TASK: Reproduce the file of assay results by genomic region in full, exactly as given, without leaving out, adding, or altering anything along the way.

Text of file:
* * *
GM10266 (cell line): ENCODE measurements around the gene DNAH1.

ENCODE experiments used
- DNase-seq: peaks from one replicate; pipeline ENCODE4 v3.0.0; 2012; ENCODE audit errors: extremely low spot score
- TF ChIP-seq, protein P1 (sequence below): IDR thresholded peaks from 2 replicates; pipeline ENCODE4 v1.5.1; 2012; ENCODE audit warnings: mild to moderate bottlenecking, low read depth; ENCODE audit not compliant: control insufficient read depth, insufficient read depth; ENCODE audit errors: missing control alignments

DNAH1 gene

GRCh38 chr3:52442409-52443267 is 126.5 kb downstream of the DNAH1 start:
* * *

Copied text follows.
GM10266 (cell line): ENCODE measurements around the gene DNAH1.

ENCODE experiments used
- DNase-seq: peaks from one replicate; pipeline ENCODE4 v3.0.0; 2012; ENCODE audit errors: extremely low spot score
- TF ChIP-seq, protein P1 (sequence below): IDR thresholded peaks from 2 replicates; pipeline ENCODE4 v1.5.1; 2012; ENCODE audit warnings: mild to moderate bottlenecking, low read depth; ENCODE audit not compliant: control insufficient read depth, insufficient read depth; ENCODE audit errors: missing control alignments

DNAH1 gene

GRCh38 chr3:52442409-52443267 is 126.5 kb downstream of the DNAH1 start: